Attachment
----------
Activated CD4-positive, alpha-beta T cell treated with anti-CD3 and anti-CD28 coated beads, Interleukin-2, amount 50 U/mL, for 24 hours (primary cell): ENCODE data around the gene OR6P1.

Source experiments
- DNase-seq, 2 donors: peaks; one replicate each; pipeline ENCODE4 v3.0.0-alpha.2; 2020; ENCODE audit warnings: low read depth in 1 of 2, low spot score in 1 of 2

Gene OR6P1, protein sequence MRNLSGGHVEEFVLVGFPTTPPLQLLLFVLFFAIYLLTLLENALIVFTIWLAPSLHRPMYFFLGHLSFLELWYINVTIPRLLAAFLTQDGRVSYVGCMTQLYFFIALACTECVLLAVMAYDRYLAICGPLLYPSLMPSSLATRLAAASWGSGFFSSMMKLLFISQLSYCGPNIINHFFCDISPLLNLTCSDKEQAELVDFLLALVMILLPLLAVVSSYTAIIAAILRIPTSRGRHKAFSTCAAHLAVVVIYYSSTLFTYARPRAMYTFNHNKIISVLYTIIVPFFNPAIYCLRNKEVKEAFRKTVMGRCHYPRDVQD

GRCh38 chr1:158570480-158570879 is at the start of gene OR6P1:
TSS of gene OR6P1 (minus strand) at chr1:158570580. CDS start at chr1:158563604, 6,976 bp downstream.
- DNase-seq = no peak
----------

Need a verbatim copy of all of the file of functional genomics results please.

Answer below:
Activated CD4-positive, alpha-beta T cell treated with anti-CD3 and anti-CD28 coated beads, Interleukin-2, amount 50 U/mL, for 24 hours (primary cell): ENCODE data around the gene OR6P1.

Source experiments
- DNase-seq, 2 donors: peaks; one replicate each; pipeline ENCODE4 v3.0.0-alpha.2; 2020; ENCODE audit warnings: low read depth in 1 of 2, low spot score in 1 of 2

Gene OR6P1, protein sequence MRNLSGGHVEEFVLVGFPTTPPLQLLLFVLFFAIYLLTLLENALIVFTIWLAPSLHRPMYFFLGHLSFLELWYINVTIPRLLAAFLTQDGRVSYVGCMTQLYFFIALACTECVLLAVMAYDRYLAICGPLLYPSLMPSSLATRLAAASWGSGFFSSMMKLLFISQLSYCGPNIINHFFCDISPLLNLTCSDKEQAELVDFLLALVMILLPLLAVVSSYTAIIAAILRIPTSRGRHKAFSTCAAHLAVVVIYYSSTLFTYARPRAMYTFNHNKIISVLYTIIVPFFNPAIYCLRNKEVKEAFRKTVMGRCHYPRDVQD

GRCh38 chr1:158570480-158570879 is at the start of gene OR6P1:
TSS of gene OR6P1 (minus strand) at chr1:158570580. CDS start at chr1:158563604, 6,976 bp downstream.
- DNase-seq = no peak